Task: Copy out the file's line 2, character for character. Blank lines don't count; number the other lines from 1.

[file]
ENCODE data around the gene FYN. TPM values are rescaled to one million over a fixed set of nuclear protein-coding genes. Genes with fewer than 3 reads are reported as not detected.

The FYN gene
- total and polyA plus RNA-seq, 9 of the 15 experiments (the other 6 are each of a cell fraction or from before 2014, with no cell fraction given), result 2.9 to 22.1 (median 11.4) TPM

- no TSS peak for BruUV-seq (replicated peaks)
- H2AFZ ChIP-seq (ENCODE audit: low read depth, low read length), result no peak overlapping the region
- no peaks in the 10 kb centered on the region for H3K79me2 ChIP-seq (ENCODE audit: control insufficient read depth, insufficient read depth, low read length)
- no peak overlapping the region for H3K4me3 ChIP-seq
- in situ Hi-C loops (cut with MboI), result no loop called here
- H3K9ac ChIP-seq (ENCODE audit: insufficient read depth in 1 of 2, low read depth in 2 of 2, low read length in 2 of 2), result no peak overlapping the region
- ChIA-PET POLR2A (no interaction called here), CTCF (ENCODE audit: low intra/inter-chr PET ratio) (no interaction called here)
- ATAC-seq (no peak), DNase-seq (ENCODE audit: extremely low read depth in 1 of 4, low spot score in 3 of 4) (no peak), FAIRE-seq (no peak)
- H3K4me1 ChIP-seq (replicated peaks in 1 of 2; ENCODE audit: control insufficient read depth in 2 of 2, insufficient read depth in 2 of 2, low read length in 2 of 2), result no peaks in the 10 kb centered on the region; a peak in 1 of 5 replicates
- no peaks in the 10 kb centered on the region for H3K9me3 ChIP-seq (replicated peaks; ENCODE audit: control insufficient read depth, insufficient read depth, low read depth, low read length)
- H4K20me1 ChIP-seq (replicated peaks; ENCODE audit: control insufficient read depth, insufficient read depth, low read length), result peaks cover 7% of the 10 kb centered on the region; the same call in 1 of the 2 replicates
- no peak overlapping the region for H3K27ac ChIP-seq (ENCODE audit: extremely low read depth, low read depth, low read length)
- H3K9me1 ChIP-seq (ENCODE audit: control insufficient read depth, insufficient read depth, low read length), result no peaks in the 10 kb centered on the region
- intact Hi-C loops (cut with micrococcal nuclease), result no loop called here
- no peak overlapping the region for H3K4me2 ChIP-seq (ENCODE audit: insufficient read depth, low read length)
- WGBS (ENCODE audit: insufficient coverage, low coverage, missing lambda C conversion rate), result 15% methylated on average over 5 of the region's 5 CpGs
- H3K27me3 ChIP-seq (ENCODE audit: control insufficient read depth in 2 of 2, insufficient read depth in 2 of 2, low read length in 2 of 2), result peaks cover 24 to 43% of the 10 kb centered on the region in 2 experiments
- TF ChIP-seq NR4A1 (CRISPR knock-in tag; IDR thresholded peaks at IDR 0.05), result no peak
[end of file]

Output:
The FYN gene